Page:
Gas prices have continued to move lower, which is good news for the millions of people who are expected to hop into a vehicle and drive for the holiday weekend next weekend.
The average for a gallon of regular no-lead was $2.90 Monday, down 2 cents from Friday and 5 cents from last Monday in the five-county Philadelphia area, according to AAA Mid-Atlantic.
South Jersey's average was $2.68, down 2 cents from Friday and 7 cents from a week ago.
The national average was $2.79, down 4 cents from Friday and 8 cents from last Monday.
The price is back down from the spring peak price of $2.93 a gallon set on May 6, according to Jana L. Tidwell, acting manager of public and government affairs for AAA Mid-Atlantic.
"The price of gasoline follows fast on the heels of the crude prices," she said. "A $10 drop in the price of a barrel of crude translates into a 24 cent drop in a gallon of gas."
The Philly area's average for diesel was $3.25 Monday, down 5 cents in a week.
In South Jersey, the diesel average, diesel was averaging $2.90 Monday, down 2 cents from a week ago.
In the nation overall, diesel was $3.05 Monday, down 5 cents from the previous week.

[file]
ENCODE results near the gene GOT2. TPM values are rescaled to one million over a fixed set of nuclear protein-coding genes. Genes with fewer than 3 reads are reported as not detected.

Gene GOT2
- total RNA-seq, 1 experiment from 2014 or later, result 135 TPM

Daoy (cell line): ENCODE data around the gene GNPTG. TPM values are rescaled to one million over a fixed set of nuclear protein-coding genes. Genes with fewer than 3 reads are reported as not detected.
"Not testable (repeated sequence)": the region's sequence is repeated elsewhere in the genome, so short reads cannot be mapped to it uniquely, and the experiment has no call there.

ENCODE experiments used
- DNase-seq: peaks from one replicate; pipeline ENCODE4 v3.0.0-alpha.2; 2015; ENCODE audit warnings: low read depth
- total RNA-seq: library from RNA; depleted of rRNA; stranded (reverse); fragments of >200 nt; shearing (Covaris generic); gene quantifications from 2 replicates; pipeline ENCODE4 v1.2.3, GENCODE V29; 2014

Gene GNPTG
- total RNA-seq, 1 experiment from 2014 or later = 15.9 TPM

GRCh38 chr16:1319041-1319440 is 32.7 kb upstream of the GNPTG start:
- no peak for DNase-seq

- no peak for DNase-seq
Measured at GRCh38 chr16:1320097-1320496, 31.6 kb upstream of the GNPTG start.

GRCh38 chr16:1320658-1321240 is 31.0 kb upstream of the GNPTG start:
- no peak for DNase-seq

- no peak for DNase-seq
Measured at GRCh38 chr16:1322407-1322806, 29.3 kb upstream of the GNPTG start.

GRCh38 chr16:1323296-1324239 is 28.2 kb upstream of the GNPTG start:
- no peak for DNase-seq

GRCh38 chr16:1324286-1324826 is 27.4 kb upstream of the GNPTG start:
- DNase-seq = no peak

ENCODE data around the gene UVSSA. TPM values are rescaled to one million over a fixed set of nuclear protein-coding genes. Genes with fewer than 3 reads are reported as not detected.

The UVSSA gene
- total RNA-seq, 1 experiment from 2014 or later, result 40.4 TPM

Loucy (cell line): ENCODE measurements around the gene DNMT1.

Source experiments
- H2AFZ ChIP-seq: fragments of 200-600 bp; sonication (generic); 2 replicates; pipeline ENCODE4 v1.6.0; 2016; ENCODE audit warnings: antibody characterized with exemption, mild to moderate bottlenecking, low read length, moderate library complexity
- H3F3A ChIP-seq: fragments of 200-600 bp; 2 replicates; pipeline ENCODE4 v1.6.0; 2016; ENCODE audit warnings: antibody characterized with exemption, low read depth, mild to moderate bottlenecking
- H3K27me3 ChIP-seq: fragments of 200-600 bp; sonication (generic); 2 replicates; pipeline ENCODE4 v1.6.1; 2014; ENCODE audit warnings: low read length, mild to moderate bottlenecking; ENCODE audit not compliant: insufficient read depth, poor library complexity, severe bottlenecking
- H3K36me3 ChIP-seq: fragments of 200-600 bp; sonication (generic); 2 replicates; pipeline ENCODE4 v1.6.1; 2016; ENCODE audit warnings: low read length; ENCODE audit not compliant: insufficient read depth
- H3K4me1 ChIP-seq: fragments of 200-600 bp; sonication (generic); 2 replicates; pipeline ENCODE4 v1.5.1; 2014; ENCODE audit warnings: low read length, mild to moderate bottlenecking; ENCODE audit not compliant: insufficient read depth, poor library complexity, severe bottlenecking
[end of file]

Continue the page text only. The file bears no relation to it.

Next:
The auto club says that the number of Americans traveling on Memorial Day weekend is expected to grow 5.4 percent, to about 32.1 million, with about 28 million of those going by car.
Meanwhile, oil prices dropped below $70 a barrel after a short-lived morning rally in Asia was stopped by declining European stock markets.
Benchmark crude for July delivery was down 27 cents to $69.77 a barrel by early afternoon London time in electronic trading on the New York Mercantile Exchange. The contract lost 76 cents to settle at $70.04 on Friday.
Declining stocks in Europe kept oil from extending early morning gains in Asia when crude reached $71.
Crude has fallen about 20 percent from $87.15 earlier this month as investor concern about Europe's debt crisis hammered global stocks and the euro. But prices are up from as low as $64.24 a barrel last week, as the euro steadied.
Oil plunged to $32 a barrel in December 2008 from $147 five months earlier as a financial crisis in the United States triggered a global recession.
The Brent crude July contact in London was down 81 cents to $71.1 on the ICE futures exchange.